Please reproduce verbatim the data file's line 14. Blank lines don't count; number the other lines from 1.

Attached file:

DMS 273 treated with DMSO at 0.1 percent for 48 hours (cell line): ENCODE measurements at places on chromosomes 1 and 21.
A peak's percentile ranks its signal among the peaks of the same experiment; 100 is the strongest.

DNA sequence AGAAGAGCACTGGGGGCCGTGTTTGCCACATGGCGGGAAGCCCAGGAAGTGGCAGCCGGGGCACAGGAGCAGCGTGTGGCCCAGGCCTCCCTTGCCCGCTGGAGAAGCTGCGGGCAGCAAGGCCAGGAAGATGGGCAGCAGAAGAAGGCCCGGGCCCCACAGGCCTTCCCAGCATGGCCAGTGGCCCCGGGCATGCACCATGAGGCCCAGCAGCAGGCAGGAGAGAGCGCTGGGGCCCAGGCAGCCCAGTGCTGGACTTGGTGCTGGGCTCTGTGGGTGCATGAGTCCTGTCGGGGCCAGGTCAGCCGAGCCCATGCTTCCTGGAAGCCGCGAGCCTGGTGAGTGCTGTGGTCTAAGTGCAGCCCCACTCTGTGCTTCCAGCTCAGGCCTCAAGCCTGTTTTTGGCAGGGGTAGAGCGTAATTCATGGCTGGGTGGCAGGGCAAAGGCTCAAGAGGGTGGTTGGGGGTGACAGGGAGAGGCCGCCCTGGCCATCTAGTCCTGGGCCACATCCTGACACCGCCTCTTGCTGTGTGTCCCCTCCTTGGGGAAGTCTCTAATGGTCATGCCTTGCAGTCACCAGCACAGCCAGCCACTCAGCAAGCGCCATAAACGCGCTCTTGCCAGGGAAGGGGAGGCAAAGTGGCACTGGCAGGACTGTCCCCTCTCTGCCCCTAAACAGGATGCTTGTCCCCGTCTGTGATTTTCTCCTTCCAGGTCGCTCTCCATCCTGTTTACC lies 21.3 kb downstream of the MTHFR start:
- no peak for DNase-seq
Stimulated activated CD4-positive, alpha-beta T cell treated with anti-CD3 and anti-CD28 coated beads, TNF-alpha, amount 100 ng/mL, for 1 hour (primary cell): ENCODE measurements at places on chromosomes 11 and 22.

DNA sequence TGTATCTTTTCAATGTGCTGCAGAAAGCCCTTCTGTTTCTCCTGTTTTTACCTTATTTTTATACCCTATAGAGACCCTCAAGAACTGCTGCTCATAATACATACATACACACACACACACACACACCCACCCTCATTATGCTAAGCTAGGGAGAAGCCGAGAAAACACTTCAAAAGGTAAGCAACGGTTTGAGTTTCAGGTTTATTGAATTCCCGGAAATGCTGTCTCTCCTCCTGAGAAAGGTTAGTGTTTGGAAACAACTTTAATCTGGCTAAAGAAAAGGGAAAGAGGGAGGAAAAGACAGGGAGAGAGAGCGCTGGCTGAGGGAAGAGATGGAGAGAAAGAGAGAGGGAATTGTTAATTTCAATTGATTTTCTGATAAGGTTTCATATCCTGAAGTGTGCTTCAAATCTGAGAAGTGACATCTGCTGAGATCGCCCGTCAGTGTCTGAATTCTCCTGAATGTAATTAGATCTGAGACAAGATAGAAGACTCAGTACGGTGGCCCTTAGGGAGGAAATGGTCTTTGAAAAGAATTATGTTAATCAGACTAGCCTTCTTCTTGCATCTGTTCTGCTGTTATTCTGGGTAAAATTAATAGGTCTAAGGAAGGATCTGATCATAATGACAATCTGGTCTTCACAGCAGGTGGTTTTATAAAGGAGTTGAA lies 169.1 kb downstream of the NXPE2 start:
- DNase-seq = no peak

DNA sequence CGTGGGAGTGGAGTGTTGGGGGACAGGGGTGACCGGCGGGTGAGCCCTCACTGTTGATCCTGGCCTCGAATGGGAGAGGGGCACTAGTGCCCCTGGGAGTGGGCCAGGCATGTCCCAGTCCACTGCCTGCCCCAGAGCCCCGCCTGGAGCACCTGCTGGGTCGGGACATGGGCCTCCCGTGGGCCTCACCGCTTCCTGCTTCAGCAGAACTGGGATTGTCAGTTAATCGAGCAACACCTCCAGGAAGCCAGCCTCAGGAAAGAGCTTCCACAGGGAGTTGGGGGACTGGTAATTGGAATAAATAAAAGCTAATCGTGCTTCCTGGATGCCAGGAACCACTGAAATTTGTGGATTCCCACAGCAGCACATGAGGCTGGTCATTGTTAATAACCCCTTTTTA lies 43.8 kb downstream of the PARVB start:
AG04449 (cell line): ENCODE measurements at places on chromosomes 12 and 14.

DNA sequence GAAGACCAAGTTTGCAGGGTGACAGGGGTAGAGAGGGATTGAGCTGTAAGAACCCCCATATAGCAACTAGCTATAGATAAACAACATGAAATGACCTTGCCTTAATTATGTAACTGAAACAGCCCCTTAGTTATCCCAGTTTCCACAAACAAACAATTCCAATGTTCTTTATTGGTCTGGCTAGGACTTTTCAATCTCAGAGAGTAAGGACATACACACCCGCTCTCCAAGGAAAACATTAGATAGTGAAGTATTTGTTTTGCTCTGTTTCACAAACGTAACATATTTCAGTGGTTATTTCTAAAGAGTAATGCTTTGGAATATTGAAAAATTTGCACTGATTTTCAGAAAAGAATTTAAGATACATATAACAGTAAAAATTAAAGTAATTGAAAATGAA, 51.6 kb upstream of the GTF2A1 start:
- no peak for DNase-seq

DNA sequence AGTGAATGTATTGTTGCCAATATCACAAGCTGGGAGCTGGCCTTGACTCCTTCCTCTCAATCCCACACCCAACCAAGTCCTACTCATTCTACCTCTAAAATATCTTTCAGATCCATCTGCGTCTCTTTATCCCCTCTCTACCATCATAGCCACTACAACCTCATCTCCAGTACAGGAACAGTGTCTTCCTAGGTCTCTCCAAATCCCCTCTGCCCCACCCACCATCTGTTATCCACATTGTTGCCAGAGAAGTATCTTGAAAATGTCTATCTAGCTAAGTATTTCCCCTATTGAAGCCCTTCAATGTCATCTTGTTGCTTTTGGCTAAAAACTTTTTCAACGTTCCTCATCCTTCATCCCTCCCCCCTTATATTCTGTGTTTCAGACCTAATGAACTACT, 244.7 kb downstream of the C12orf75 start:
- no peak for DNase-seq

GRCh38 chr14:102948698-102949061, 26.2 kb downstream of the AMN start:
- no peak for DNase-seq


GRCh38 chr14:102948698-102949061, 26.2 kb downstream of the AMN start: